Schwab: Imagine if blood transfusions were illegal for all

To protect the religious beliefs of a few, should courts determine the medical care allowed to all?

By Sid Schwab / Herald columnist

For reasons I’ll explain further down the page, blood has been on my mind.

My career involved a lot of it, leaking out, pouring in. Surgical residency produced lots of memories; many colored red.

On the heart surgery service, an abundant source of excellent stories, the chief resident once scrubbed out of a case to donate his own blood to the patient on whom he was operating, who wouldn’t stop bleeding after finishing the pump run. Fresh blood — his was a match, of course — has magical powers, in some circumstances, to stop bleeding. It worked. Joe scrubbed back in and finished the case.

Another time, when another patient wasn’t responding to routine post-pump coagulants, the attending cardiologist left the room, returned wearing a feathered headdress and carrying a ceremonial rattle, which he shook, chanting, over the patient. The bleeding stopped.

Before moving here, 40-plus years ago, I began my surgical practice in Salem, Ore. Not long after setting up shop, I was called to the ICU to see a woman in her early 40s, bleeding relentlessly from a duodenal ulcer. Other surgeons had been consulted before me, the last-choice new guy of whom few had heard. They had all declined to operate, despite her obvious need for life-saving surgery. The reason: A devout Jehovah’s Witness, she refused to receive blood. Her husband was equally adamant. Those surgeons wouldn’t agree not to use blood, or to face a potential lawsuit for “wrongful life” if they did. Already a tough situation, that makes it tougher.

But I didn’t hesitate to operate on the exsanguinating young woman; she’d die if I didn’t try. She needed me and I was there. I did, however, make clear to her husband (she was no longer able to concur) that it was possible she wouldn’t survive the surgery if I was prohibited from giving her blood. He understood. Still, I told him, if we’re at that point, I’m going to come to the waiting room to ask one more time if you’re willing to have her die. So don’t go away. He nodded.

Disaster avoided, I was able rapidly to control the bleeding and do a couple of things to minimize the chance of it happening again. I don’t know what I’d have done, had it come to “do or die.” Amusingly, after word got around the community that I was a surgeon willing to operate on Witnesses, I saw many more in my practice. Continued to do so, here, too. (Side note: In training and for a while after, I operated on many emergency ulcer patients. They’re uncommon nowadays, as new understanding of the origins of peptic ulcer and better prevention have made such operations much less frequent.)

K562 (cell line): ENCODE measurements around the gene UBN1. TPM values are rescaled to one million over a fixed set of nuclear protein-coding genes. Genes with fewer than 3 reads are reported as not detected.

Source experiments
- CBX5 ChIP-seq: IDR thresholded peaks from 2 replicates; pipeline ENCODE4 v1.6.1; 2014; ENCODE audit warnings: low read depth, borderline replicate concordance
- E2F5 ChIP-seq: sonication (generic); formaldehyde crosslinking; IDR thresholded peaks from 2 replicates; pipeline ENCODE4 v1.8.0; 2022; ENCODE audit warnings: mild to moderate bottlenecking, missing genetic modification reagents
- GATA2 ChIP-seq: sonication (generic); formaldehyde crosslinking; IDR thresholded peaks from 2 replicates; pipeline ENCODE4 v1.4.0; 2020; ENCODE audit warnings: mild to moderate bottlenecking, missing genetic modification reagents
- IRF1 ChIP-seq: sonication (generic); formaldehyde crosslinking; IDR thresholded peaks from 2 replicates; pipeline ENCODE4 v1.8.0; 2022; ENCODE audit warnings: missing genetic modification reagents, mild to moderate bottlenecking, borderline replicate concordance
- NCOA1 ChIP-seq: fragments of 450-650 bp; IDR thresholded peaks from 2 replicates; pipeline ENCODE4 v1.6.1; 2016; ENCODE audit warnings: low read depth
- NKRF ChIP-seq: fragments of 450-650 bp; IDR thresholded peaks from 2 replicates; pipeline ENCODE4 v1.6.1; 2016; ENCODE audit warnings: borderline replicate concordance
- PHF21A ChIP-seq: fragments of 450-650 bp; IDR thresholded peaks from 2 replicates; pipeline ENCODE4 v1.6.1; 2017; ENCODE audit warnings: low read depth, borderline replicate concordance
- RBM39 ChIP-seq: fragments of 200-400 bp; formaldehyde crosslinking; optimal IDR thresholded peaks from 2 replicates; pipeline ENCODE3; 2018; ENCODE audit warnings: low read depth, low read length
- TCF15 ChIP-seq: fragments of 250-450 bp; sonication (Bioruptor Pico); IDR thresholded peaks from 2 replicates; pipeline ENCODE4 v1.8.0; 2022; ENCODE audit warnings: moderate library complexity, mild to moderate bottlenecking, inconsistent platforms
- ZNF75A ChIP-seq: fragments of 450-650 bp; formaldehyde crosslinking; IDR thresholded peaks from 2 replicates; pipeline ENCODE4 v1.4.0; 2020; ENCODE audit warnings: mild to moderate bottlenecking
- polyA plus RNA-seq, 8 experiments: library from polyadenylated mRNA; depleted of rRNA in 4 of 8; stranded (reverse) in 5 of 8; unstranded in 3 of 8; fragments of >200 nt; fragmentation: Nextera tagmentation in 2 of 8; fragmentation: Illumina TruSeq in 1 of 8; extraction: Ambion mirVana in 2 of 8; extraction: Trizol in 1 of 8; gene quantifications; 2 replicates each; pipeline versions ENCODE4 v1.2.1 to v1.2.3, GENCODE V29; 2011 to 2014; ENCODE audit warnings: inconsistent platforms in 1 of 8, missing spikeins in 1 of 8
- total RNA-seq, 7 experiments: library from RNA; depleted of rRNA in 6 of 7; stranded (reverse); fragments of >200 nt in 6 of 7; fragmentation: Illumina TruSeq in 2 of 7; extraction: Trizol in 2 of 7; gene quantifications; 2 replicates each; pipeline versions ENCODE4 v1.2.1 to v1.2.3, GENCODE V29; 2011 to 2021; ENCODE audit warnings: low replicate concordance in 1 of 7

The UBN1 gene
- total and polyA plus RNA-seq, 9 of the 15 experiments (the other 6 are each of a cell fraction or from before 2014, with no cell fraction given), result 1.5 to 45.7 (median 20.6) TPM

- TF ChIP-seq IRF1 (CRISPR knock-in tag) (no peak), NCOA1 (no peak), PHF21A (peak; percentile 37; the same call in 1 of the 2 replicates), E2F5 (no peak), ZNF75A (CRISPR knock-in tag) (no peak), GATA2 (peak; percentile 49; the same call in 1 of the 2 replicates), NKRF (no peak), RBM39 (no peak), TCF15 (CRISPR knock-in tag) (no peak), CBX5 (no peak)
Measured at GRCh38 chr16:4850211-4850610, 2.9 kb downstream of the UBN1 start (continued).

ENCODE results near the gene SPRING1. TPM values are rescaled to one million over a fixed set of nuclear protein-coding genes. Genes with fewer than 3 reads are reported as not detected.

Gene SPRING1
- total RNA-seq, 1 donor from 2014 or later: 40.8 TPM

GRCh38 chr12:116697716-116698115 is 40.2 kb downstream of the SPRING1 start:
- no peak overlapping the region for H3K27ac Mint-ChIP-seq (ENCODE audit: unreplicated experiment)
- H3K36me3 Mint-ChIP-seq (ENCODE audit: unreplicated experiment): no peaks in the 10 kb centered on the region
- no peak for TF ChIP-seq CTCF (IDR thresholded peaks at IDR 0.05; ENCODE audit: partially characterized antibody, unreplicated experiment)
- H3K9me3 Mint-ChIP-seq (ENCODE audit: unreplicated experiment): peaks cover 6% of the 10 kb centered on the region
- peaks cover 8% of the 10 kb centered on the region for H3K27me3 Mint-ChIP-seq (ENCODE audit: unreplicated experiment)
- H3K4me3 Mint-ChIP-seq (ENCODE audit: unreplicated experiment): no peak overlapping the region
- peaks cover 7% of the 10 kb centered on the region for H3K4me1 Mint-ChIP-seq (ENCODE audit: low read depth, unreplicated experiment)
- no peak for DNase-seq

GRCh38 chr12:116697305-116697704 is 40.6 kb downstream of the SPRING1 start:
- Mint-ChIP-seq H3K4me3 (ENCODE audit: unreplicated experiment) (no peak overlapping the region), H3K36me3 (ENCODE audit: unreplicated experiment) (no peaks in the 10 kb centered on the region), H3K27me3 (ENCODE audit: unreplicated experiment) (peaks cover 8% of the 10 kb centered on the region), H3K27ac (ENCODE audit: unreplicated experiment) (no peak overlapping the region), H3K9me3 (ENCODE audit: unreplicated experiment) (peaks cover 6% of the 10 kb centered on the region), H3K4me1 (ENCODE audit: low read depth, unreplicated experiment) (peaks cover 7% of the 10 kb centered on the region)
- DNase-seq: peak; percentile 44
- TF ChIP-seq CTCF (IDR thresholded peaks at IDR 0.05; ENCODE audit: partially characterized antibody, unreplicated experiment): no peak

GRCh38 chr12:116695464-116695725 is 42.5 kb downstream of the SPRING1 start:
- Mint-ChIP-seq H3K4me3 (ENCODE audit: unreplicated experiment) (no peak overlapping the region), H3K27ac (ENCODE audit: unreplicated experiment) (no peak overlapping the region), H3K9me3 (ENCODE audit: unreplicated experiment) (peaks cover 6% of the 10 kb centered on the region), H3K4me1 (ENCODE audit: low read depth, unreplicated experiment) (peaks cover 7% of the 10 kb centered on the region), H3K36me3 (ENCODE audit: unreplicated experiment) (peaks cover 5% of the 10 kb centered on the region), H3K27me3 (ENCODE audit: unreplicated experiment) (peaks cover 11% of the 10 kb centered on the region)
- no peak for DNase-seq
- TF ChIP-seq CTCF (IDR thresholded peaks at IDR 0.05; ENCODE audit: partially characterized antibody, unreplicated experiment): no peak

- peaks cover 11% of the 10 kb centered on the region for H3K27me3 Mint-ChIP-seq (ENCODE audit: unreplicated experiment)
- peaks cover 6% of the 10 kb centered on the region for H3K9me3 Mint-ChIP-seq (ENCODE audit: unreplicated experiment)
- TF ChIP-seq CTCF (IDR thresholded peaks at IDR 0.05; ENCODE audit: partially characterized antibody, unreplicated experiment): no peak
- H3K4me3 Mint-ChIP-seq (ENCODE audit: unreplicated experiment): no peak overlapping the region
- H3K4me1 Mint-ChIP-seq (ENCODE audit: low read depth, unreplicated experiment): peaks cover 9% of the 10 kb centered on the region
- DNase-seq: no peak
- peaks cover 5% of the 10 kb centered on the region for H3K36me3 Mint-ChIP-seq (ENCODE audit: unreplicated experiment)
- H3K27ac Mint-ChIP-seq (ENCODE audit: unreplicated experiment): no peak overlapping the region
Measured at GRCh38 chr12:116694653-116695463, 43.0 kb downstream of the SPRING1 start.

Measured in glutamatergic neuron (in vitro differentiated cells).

So, why have these patients been on my mind?

Imagine if our government was fully controlled by people whose particular interpretation of the Bible demanded refusing blood transfusions. What if they made giving and receiving it illegal? What if state legislators passed laws to imprison doctors who gave transfusions and their patients? What if citizens were rewarded for reporting people who received blood? What if a single federal judge, appointed by a “president” who lost the popular vote by millions, narrowly confirmed by a Senate majority representing 40 million fewer Americans than those who voted against him, single-handedly made transfusions illegal in all states under all circumstances, for all people, of all or no religions, no matter their personal beliefs, or the fact that it had been legal for decades?

What if “the system” allowed zealously pro-life-without-transfusions people to sue in a state where it’s possible to hand-pick the court and the judge who’d hear the case? What if that judge had had no judicial experience prior to his appointment to the federal bench, but was chosen for his extreme, anti-blood-transfusion religious views? Added together, would those what-ifs be more consistent with properly functioning democracy or theocratic oligarchy?

It’s unlikely to happen with blood transfusions. For one thing, judges might need one someday. But it’s exactly what may happen regarding medical abortion pills (effective only prior to ten weeks, by the way), even in states where it’s been legal for decades, which is most of them. The case will be decided in Texas, where nearly all those what-ifs apply. In Amarillo, you’re practically guaranteed to get the “right” guy (which they did), who, in addition to rabid anti-choice views, is known for his vehement anti-LGBTQ rhetoric (Vox: and Washington Post:

Remember when warnings of President Obama establishing “Sharia Law” were sliming their way through right-wing media? How crazy it was to think that one set of extreme religious views could be imposed on us all, here in the U.S. Oh, how innocent we were.

Also: “Woke” doesn’t break banks. Deregulation does. (New York Times:

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